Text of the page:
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Wednesday, March 20, 2019

We Visit a New Tomb at Sakarra - Mehu, Vizier to the King

Of course, it's not really new - just newly opened to the public. And it is not even newly discovered - that happened in 1940.

While the French Egyptologist, Pierre Montet, was exploring the 3000 year-old "newest" tombs of ancient Egypt at Tanis which we visited here, Egyptian Egyptologist, Zaki Saad, was exploring the 5000 year-old oldest tombs at Sakarra.  In 1940, Saad discovered the tomb of the king's vizier, Mehu.  Two years earlier, Saad had discovered the nearby tomb of another king's vizier, Hewaka, to much world interest.

Zaki Saad had a big advantage over the foreign archeologists for the next several war years.  As French, German, Italian, British and U.S. archeologists were either unwelcome or out of money, King Farouk was able to nurture his personal archeological interests with funding as he saw fit so he funded Saad.

Saad moved across the Nile from Sakarra to Helwan in 1942 and set up shop in a huge newly discovered ancient graveyard where he spent the next twelve years excavating the remains of 10,000 graves mostly from the common Egyptians of the first few dynasties - around 3000 B.C.  King Farouk kindly provided a headquarters building for this dig which included a home for Saad and his family.  There is reportedly a collection of some 6000 objects from this work tucked away in 158 crates in the basement of the Egyptian National Museum.  Hopefully, these will emerge one day at the new Grand Egyptian Museum when it finally opens.

Mehu's tomb with some of the best artwork in the same area remained closed to the public until last September.  Why keep it closed?  There are many mysteries in Egypt.  Cairo 360 magazine says this:
There is no clear reason announced behind this, but perhaps some tombs are kept for times when they are really needed. However, Mostafa Waziri, secretary general of the Supreme Council of Antiquities, has stated that restoration work was needed before the opening of this tomb. It is expected that this tomb will do very well for tourism, especially with Waziri talking about how it’s “one of the most beautiful [tombs] in the Saqqara Necropolis because it still keeps its vivid colours and distinguished scenes.”
We headed south to Sakarra to take a look.  Tickets for the "new tombs" cost an extra 60 EGP ($3.45)

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The tourism business is good at Sakarra.  The parking lot is filling up once again.  A few years ago we were one of perhaps a half-dozen vehicles here.

I have been coming to Sakarra since 2003.  Scaffolding has been up on some portion of the Step Pyramid of Djoser during all that time.  People joke that the scaffolding itself has become an antique.


We walked along the southern edge of the main site to the location of Mehu's tomb.
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Of course, being "open to the public" does not mean the same thing here as back in the U.S.  You have to know the tomb exists, then go find someone to call the man with the key who will then unlock the door for you.  Yes, you need a competent guide like Roshdy to do a tour of Egypt.  Don't try to "wing it."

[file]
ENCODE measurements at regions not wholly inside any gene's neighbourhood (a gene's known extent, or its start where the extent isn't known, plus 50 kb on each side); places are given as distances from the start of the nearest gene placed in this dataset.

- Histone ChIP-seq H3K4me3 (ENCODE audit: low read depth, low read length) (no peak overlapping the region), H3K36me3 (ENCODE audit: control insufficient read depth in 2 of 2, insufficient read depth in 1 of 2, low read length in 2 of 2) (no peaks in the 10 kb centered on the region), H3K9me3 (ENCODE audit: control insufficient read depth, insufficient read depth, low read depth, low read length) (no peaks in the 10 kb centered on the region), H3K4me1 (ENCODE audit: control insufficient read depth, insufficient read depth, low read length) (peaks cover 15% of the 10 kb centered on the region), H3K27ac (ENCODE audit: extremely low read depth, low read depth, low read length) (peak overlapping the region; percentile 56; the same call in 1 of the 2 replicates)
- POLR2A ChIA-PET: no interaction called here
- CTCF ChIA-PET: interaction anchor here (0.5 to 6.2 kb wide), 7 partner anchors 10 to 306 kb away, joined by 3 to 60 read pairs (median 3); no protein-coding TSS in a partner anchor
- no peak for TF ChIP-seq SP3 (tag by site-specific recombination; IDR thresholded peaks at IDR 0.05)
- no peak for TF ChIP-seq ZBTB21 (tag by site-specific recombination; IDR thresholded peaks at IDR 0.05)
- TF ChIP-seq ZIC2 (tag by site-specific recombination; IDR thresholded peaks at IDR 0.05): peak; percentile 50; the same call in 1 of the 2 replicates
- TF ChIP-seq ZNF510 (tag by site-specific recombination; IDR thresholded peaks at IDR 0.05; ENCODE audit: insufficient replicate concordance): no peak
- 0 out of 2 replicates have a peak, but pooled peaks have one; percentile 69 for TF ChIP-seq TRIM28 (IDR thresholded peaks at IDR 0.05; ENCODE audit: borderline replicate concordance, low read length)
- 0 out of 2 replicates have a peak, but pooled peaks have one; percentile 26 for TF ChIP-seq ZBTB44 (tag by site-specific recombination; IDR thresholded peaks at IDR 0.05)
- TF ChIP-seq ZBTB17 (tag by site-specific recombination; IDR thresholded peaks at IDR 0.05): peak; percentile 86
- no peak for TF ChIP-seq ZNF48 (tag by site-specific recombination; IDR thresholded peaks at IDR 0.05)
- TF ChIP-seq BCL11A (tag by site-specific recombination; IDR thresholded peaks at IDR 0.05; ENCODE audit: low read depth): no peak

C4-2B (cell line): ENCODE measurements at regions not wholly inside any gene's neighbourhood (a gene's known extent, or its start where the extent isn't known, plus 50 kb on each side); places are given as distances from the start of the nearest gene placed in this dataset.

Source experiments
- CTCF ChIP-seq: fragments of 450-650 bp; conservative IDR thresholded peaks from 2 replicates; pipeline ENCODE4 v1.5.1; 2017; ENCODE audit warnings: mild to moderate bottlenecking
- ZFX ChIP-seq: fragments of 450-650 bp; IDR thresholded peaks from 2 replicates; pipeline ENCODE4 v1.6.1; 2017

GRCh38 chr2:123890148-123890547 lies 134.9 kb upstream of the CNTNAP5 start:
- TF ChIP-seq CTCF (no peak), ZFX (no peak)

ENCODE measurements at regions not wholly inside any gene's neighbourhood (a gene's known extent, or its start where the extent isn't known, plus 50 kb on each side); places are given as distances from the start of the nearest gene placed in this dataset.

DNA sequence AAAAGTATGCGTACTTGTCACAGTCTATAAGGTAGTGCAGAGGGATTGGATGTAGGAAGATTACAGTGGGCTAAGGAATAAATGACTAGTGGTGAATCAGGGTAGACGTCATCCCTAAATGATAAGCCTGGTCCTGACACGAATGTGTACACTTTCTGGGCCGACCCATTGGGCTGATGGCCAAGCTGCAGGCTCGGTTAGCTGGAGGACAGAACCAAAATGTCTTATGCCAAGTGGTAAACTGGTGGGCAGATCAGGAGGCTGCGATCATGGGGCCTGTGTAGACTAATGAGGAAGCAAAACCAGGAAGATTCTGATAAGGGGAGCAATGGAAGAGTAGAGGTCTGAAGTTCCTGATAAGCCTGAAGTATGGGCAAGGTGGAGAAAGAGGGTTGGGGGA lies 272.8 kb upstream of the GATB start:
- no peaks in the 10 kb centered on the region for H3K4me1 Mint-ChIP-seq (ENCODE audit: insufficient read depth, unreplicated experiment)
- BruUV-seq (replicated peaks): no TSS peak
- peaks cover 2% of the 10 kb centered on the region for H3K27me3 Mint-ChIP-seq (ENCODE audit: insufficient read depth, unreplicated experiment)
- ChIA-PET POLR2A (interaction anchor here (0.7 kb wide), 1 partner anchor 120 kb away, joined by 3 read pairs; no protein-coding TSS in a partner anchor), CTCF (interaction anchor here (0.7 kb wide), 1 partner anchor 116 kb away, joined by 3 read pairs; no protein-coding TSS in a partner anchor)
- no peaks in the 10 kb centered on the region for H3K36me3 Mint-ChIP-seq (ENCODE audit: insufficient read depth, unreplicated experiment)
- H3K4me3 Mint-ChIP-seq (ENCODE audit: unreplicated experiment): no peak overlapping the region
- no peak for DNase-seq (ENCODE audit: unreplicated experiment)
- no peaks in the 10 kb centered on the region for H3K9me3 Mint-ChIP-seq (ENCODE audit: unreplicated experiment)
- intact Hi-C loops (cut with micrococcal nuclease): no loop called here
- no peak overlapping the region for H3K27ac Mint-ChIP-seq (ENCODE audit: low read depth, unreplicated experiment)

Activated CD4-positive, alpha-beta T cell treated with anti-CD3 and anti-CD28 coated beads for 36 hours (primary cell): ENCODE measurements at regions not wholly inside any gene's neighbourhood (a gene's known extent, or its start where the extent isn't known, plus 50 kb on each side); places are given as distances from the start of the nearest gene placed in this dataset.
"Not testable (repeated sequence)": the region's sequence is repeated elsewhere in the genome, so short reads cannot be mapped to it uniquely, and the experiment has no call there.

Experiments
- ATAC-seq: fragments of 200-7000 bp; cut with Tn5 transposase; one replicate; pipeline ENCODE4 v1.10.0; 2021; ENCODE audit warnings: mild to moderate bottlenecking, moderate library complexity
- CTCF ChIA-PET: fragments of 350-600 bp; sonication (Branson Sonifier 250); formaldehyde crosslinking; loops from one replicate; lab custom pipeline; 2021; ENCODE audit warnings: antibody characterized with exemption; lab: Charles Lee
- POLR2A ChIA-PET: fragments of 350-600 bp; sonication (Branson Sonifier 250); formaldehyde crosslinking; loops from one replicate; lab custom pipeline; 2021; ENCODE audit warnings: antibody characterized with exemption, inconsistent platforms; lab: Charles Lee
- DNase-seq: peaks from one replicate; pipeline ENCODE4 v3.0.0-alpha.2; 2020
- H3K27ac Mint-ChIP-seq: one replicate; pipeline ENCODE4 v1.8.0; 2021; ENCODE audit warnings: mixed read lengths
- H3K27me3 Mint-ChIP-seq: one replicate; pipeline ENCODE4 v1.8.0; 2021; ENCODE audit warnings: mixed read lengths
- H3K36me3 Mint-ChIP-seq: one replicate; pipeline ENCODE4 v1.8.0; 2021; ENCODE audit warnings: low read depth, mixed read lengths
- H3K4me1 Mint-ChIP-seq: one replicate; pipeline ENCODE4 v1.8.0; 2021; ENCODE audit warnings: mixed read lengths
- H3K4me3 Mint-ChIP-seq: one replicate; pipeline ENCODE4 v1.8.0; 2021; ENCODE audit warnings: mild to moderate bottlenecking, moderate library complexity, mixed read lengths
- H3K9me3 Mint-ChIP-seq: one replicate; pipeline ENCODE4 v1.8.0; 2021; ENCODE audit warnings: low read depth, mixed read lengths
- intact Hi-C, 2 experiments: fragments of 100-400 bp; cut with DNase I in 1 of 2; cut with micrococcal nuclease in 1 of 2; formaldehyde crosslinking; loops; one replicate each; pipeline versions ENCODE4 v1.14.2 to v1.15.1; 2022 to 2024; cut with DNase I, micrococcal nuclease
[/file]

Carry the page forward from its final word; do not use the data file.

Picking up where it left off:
But Mehu did lay out a nice spot for himself and his son.  The pictures speak for themselves.  All the colors are original.  The ceiling is granite.


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And what about that old Egyptian Archeologist, Zaki Saad?  Where is he buried?  Glad you asked.

After he retired in 1960, he went to work for the U.S. embassy doing tours for visitors (presumably VIPs from places like the Minnesota International Center.)  He and his family emigrated to the U.S. in 1966 and  ended up in North Carolina.  Zaki and his wife, Marcelle, are buried in Pinecrest Memorial Gardens in Clayton, NC.

Zaki managed to hook-up with a dentist from Corsicana, Texas, who was a frequent Egyptian visitor and together they published a book for the U.S. popular marketplace.  You can find a couple of Saad's books on the used market at Amazon.
Zaki and Helwan are going to be on my list for next year's "things to do in Egypt."

Zaki's son, later joined by his sisters, operated a radio/TV repair business that grew into a small television appliance and mattress chain based in Garner, NC.  And now you know "the rest of the story."

Sunday, March 17, 2019

Refreshments and Dinner at Kahn El-Khalili

We have several favorite eating spots in the Khan. In recent years we had favored Mahony's and had planned to have lunch there on our first trip this year.  Unfortunately, they have dropped the food service and now only serve drinks.  Maybe they will be back again next year?

We stopped in at the popular Naguib Mahfouz restaurant instead.  This is more like a five-star hotel restaurant than a "Khan" style eatery, but the food and service are excellent. The mixed grill served here is an elegant if pricey sampler.
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For authentic Egyptian cuisine, you just can't beat Farhat.  That is the name on the menu and as a result, turns up in a few places on the Internet.  But if you want to "Google it" - try "Farahat"!  Their specialty is pigeon - so naturally, I started out my meal there with a glass of pigeon soup - not too bad, a bit like chicken noodle without the noodles.